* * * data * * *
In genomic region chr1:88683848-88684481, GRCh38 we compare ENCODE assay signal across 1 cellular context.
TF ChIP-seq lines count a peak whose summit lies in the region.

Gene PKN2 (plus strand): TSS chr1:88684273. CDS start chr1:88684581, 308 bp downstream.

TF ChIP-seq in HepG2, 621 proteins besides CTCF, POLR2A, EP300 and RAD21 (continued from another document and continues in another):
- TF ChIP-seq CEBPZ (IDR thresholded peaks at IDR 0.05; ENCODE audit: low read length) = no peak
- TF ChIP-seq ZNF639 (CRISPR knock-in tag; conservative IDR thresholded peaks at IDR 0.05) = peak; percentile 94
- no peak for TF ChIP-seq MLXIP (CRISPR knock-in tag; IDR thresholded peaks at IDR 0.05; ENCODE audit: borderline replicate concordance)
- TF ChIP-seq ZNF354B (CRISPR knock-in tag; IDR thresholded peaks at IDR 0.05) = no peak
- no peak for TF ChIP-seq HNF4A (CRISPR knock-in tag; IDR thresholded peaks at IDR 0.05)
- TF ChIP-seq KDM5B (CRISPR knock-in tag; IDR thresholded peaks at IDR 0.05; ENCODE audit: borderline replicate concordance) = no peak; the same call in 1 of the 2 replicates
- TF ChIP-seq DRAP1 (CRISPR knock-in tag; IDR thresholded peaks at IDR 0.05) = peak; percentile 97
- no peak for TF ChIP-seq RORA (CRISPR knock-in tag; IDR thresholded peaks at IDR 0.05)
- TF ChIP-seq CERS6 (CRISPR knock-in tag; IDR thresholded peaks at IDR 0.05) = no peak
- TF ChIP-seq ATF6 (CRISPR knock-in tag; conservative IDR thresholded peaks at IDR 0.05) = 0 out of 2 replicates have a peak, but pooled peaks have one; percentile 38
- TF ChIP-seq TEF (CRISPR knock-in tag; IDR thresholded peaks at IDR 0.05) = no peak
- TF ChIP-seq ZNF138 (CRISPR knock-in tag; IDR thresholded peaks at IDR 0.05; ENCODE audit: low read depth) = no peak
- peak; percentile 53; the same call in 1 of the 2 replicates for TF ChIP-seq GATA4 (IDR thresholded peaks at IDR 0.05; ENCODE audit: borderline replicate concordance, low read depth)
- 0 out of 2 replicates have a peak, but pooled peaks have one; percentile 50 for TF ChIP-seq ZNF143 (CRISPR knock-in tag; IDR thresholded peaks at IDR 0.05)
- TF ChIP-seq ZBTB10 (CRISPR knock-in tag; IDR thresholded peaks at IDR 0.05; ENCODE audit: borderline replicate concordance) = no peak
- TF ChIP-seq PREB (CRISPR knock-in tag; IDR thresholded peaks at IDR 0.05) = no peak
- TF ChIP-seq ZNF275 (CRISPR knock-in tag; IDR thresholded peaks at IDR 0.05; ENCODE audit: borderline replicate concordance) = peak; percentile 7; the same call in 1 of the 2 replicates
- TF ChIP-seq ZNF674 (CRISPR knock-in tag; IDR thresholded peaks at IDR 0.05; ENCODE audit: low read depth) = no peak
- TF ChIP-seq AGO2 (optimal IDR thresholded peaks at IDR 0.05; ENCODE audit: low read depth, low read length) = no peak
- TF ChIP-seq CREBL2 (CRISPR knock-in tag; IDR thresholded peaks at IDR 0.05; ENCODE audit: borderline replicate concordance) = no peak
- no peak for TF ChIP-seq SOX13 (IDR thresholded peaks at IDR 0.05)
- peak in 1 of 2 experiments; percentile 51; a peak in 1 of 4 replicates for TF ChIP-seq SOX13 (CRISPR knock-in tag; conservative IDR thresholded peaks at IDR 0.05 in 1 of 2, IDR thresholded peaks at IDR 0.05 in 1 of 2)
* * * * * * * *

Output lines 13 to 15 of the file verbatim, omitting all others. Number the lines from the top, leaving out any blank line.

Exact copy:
- TF ChIP-seq CERS6 (CRISPR knock-in tag; IDR thresholded peaks at IDR 0.05) = no peak
- TF ChIP-seq ATF6 (CRISPR knock-in tag; conservative IDR thresholded peaks at IDR 0.05) = 0 out of 2 replicates have a peak, but pooled peaks have one; percentile 38
- TF ChIP-seq TEF (CRISPR knock-in tag; IDR thresholded peaks at IDR 0.05) = no peak